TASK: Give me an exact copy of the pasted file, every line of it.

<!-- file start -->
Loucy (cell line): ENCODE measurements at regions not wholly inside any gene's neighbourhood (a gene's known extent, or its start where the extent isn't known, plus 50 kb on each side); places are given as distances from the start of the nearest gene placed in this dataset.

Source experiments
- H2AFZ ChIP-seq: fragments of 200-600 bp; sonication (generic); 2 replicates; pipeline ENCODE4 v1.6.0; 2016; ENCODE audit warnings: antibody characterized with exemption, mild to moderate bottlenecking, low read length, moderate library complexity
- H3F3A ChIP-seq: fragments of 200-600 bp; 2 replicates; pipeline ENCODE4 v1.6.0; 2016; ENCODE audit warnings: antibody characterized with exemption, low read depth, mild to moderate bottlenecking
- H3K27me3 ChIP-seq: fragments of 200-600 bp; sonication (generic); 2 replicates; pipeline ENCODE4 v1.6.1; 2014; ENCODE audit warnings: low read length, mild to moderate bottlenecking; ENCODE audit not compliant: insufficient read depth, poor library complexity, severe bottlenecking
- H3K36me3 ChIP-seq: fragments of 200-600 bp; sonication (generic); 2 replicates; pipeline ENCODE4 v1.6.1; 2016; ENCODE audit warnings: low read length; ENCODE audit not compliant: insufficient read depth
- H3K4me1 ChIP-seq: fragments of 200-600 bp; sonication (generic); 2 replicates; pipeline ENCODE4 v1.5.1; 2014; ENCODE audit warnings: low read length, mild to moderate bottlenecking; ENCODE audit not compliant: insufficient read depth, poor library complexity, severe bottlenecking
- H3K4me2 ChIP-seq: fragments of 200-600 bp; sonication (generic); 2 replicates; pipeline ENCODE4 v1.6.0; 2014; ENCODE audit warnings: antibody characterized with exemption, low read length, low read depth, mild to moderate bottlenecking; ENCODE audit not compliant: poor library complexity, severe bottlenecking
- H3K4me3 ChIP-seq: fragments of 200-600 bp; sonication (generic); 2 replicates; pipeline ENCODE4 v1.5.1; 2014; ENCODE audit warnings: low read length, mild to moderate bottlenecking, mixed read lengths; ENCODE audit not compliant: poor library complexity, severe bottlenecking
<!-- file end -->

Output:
Loucy (cell line): ENCODE measurements at regions not wholly inside any gene's neighbourhood (a gene's known extent, or its start where the extent isn't known, plus 50 kb on each side); places are given as distances from the start of the nearest gene placed in this dataset.

Source experiments
- H2AFZ ChIP-seq: fragments of 200-600 bp; sonication (generic); 2 replicates; pipeline ENCODE4 v1.6.0; 2016; ENCODE audit warnings: antibody characterized with exemption, mild to moderate bottlenecking, low read length, moderate library complexity
- H3F3A ChIP-seq: fragments of 200-600 bp; 2 replicates; pipeline ENCODE4 v1.6.0; 2016; ENCODE audit warnings: antibody characterized with exemption, low read depth, mild to moderate bottlenecking
- H3K27me3 ChIP-seq: fragments of 200-600 bp; sonication (generic); 2 replicates; pipeline ENCODE4 v1.6.1; 2014; ENCODE audit warnings: low read length, mild to moderate bottlenecking; ENCODE audit not compliant: insufficient read depth, poor library complexity, severe bottlenecking
- H3K36me3 ChIP-seq: fragments of 200-600 bp; sonication (generic); 2 replicates; pipeline ENCODE4 v1.6.1; 2016; ENCODE audit warnings: low read length; ENCODE audit not compliant: insufficient read depth
- H3K4me1 ChIP-seq: fragments of 200-600 bp; sonication (generic); 2 replicates; pipeline ENCODE4 v1.5.1; 2014; ENCODE audit warnings: low read length, mild to moderate bottlenecking; ENCODE audit not compliant: insufficient read depth, poor library complexity, severe bottlenecking
- H3K4me2 ChIP-seq: fragments of 200-600 bp; sonication (generic); 2 replicates; pipeline ENCODE4 v1.6.0; 2014; ENCODE audit warnings: antibody characterized with exemption, low read length, low read depth, mild to moderate bottlenecking; ENCODE audit not compliant: poor library complexity, severe bottlenecking
- H3K4me3 ChIP-seq: fragments of 200-600 bp; sonication (generic); 2 replicates; pipeline ENCODE4 v1.5.1; 2014; ENCODE audit warnings: low read length, mild to moderate bottlenecking, mixed read lengths; ENCODE audit not compliant: poor library complexity, severe bottlenecking